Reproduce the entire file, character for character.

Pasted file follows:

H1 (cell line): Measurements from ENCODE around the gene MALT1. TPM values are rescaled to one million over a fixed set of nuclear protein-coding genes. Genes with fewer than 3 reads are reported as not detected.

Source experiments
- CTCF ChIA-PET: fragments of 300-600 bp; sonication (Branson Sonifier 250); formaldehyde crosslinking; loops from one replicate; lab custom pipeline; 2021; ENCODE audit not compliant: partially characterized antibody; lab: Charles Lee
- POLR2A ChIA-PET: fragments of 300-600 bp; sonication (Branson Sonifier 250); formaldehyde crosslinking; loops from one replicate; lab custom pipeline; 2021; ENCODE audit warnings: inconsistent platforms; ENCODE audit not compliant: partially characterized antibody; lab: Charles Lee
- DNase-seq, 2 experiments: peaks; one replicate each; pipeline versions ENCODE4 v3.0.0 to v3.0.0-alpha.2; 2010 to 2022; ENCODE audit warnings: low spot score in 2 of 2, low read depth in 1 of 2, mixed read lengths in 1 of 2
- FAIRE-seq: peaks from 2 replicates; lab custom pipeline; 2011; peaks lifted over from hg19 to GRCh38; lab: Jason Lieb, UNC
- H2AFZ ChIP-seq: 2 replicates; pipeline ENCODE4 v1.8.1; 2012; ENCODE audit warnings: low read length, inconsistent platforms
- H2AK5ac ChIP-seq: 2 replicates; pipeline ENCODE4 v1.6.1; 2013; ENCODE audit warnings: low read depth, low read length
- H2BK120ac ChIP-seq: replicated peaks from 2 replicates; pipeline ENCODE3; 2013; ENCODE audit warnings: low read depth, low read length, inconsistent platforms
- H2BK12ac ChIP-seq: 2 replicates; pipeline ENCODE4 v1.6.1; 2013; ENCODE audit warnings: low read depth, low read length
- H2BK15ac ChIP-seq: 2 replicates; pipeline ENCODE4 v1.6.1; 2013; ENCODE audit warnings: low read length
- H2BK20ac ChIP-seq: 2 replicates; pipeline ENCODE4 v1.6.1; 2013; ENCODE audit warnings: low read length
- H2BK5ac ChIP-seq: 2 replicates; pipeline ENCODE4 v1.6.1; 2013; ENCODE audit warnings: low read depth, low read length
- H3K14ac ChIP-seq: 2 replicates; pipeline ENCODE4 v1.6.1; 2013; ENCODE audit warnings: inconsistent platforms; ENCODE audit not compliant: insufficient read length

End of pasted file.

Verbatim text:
H1 (cell line): Measurements from ENCODE around the gene MALT1. TPM values are rescaled to one million over a fixed set of nuclear protein-coding genes. Genes with fewer than 3 reads are reported as not detected.

Source experiments
- CTCF ChIA-PET: fragments of 300-600 bp; sonication (Branson Sonifier 250); formaldehyde crosslinking; loops from one replicate; lab custom pipeline; 2021; ENCODE audit not compliant: partially characterized antibody; lab: Charles Lee
- POLR2A ChIA-PET: fragments of 300-600 bp; sonication (Branson Sonifier 250); formaldehyde crosslinking; loops from one replicate; lab custom pipeline; 2021; ENCODE audit warnings: inconsistent platforms; ENCODE audit not compliant: partially characterized antibody; lab: Charles Lee
- DNase-seq, 2 experiments: peaks; one replicate each; pipeline versions ENCODE4 v3.0.0 to v3.0.0-alpha.2; 2010 to 2022; ENCODE audit warnings: low spot score in 2 of 2, low read depth in 1 of 2, mixed read lengths in 1 of 2
- FAIRE-seq: peaks from 2 replicates; lab custom pipeline; 2011; peaks lifted over from hg19 to GRCh38; lab: Jason Lieb, UNC
- H2AFZ ChIP-seq: 2 replicates; pipeline ENCODE4 v1.8.1; 2012; ENCODE audit warnings: low read length, inconsistent platforms
- H2AK5ac ChIP-seq: 2 replicates; pipeline ENCODE4 v1.6.1; 2013; ENCODE audit warnings: low read depth, low read length
- H2BK120ac ChIP-seq: replicated peaks from 2 replicates; pipeline ENCODE3; 2013; ENCODE audit warnings: low read depth, low read length, inconsistent platforms
- H2BK12ac ChIP-seq: 2 replicates; pipeline ENCODE4 v1.6.1; 2013; ENCODE audit warnings: low read depth, low read length
- H2BK15ac ChIP-seq: 2 replicates; pipeline ENCODE4 v1.6.1; 2013; ENCODE audit warnings: low read length
- H2BK20ac ChIP-seq: 2 replicates; pipeline ENCODE4 v1.6.1; 2013; ENCODE audit warnings: low read length
- H2BK5ac ChIP-seq: 2 replicates; pipeline ENCODE4 v1.6.1; 2013; ENCODE audit warnings: low read depth, low read length
- H3K14ac ChIP-seq: 2 replicates; pipeline ENCODE4 v1.6.1; 2013; ENCODE audit warnings: inconsistent platforms; ENCODE audit not compliant: insufficient read length